Since 2007, 33 states have reformed their sentencing and corrections policies through the Justice Reinvestment Initiative, a partnership that includes the U.S. Justice Department’s Bureau of Justice Assistance, The Pew Charitable Trusts, the Council of State Governments Justice Center, the Crime and Justice Institute, the Vera Institute of Justice, and other organizations, says a new Pew fact sheet. Reforms that vary from state to state aim to improve public safety and control costs by prioritizing prison space for serious and repeat offenders and investing some of the savings in programs for low-level offenders that reduce recidivism.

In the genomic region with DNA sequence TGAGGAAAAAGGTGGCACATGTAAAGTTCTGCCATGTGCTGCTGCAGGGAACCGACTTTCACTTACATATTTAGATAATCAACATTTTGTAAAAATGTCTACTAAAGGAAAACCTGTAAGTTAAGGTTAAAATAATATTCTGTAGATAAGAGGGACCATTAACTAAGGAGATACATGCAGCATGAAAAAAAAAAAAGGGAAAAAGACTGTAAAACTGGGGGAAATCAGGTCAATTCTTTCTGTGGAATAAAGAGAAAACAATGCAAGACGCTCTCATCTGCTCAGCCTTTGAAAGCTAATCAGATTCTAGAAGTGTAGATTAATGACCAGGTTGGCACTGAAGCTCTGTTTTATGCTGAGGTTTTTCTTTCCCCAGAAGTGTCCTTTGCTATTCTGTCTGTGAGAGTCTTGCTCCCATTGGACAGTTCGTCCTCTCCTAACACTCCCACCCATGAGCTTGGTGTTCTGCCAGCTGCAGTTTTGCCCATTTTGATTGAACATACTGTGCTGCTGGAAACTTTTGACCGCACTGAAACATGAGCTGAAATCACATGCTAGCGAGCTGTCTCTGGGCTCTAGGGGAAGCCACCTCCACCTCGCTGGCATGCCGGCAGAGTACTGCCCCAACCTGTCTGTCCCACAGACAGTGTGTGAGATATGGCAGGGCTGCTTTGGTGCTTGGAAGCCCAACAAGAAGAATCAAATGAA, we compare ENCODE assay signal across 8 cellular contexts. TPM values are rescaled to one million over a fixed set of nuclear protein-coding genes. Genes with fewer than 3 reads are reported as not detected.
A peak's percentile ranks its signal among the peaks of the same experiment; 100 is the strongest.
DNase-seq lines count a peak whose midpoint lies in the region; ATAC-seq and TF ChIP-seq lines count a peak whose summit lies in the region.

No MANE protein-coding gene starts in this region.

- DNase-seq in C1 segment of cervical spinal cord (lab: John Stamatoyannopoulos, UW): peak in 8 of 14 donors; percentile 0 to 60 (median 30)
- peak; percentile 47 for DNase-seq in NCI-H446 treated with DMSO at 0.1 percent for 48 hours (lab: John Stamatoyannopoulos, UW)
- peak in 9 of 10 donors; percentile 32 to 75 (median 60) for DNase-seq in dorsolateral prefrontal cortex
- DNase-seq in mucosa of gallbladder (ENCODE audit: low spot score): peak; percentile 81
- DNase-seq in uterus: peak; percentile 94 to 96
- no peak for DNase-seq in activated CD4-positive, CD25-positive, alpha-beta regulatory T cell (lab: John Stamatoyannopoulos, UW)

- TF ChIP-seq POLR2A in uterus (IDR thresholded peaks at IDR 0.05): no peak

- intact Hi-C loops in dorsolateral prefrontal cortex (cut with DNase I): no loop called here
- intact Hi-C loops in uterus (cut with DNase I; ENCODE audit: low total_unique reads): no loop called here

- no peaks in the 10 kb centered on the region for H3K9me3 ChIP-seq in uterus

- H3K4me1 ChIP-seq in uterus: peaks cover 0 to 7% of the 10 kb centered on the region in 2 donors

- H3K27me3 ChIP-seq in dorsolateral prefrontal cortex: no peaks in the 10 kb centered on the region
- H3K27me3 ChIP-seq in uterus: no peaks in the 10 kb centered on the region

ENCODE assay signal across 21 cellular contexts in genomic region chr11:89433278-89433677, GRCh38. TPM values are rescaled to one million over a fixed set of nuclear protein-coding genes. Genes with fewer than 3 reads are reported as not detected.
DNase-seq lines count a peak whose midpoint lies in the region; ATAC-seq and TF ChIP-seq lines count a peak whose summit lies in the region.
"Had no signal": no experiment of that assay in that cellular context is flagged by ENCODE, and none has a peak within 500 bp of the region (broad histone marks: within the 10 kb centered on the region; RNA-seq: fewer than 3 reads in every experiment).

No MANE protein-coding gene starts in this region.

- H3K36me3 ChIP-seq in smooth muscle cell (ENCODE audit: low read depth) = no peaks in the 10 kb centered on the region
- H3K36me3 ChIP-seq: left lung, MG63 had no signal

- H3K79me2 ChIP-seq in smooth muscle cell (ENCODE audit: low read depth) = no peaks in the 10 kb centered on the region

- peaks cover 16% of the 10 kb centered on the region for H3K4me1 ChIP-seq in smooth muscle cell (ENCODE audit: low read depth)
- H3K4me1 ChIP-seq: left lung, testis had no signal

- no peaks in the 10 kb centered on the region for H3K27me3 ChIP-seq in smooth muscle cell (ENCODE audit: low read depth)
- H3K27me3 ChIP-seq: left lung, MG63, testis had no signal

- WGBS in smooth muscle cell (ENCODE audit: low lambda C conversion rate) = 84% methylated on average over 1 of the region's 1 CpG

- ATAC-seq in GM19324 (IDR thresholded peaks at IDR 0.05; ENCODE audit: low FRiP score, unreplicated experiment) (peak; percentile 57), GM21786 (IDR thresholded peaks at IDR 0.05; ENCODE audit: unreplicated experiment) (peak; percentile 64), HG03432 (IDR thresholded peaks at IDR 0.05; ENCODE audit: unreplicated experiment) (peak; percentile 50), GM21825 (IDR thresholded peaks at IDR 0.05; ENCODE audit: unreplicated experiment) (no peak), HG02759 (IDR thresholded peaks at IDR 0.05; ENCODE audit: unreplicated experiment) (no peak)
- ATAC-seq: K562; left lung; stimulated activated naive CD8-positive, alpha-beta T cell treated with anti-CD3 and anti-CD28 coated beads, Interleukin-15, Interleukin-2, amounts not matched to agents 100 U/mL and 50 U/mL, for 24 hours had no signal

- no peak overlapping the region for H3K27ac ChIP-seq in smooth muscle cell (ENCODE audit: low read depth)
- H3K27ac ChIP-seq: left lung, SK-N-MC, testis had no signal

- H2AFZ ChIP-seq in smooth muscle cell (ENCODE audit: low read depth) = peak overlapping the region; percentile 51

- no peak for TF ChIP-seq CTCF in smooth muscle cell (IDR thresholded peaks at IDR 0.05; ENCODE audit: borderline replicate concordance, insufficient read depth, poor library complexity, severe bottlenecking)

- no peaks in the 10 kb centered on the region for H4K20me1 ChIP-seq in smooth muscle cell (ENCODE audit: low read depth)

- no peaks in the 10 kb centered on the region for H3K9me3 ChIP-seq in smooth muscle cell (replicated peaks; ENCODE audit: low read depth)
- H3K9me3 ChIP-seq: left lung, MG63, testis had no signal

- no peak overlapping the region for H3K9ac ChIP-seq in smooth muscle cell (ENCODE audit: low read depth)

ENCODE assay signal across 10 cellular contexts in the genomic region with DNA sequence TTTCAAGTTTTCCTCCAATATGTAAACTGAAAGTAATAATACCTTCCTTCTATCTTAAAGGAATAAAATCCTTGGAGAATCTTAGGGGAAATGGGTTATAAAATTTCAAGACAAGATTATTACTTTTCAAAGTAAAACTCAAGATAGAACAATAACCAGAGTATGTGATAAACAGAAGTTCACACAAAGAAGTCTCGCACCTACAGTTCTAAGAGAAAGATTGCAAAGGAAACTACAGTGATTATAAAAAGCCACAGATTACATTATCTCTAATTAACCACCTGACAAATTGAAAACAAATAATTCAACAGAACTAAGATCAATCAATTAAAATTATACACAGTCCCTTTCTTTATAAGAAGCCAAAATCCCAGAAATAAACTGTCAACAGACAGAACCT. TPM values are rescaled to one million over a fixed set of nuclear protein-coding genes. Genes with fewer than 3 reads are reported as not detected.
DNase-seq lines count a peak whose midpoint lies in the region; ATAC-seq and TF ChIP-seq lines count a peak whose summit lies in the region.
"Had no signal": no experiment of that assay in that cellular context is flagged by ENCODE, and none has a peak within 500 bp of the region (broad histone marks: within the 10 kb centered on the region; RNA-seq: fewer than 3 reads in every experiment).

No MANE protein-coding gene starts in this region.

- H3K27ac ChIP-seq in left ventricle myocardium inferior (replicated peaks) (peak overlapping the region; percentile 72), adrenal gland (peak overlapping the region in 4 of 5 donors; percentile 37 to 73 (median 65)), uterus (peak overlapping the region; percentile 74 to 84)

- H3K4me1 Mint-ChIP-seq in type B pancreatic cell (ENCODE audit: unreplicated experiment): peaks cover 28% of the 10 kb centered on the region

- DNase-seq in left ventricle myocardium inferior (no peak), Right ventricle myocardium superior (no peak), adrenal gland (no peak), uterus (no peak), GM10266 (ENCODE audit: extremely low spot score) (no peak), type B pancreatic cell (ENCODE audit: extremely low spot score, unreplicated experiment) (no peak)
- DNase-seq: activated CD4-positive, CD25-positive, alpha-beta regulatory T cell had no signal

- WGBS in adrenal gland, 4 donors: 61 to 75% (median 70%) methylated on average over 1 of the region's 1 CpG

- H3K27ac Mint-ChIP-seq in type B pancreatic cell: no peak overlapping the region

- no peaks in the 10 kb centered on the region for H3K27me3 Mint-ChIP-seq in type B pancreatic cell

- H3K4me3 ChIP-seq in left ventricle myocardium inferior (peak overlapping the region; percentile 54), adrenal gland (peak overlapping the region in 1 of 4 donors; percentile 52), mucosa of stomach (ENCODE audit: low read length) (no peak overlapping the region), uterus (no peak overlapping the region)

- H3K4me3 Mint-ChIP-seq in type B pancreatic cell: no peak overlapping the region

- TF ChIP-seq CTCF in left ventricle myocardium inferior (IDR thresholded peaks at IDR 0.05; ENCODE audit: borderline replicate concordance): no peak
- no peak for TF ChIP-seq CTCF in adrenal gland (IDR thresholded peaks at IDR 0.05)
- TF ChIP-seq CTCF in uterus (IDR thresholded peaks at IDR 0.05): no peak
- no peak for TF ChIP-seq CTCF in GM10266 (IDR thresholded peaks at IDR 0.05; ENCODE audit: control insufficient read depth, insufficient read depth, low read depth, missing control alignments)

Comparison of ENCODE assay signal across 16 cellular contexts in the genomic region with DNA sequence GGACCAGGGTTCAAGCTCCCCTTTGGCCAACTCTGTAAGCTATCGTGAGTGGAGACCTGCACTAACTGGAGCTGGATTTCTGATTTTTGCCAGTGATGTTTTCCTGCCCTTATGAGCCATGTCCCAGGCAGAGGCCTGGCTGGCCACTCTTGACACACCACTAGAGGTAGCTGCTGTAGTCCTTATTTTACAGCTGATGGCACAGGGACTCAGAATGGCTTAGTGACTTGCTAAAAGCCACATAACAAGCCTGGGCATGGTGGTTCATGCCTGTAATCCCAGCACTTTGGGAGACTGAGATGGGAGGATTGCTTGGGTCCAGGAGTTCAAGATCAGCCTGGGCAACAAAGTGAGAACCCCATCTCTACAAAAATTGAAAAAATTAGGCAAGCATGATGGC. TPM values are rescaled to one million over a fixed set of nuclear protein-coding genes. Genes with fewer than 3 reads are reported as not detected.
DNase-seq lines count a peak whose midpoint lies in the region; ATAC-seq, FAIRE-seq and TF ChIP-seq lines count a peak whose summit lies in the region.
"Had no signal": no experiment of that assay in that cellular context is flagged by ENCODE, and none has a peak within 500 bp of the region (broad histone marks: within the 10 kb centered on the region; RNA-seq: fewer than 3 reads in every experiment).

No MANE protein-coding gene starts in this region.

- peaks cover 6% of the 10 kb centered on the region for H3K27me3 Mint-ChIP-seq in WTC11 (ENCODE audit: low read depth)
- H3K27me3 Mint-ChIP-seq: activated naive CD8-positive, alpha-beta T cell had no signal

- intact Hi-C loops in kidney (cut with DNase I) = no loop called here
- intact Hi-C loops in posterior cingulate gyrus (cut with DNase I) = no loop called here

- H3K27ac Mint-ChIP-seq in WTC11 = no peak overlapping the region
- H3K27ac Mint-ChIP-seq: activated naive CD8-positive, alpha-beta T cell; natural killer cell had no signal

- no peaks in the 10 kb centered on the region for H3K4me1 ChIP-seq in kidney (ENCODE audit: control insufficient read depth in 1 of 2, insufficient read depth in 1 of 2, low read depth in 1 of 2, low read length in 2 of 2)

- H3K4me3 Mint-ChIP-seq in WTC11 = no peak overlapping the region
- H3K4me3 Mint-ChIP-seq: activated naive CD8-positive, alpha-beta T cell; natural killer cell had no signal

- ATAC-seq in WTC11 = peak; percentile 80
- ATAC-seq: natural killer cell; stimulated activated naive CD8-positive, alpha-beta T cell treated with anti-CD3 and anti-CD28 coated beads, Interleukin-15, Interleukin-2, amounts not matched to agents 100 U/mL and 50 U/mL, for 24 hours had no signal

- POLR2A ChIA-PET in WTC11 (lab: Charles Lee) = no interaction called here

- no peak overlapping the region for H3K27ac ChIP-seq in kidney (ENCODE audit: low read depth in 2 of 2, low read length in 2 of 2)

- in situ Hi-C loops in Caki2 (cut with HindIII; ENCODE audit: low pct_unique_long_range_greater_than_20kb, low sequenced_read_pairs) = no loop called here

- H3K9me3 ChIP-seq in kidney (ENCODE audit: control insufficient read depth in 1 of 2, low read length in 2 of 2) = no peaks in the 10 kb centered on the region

Justice reinvestment policies include sentencing laws, laws that determine the conditions for offenders’ release from prison; supervision laws that guide monitoring of those on probation or parole, and oversight laws that track the progress of changes. In the years since reforms began, the total state imprisonment rate has declined slightly, while crime rates have continued a long-term decline. States that have enacted justice reinvestment laws expect to save billions of dollars, Pew says.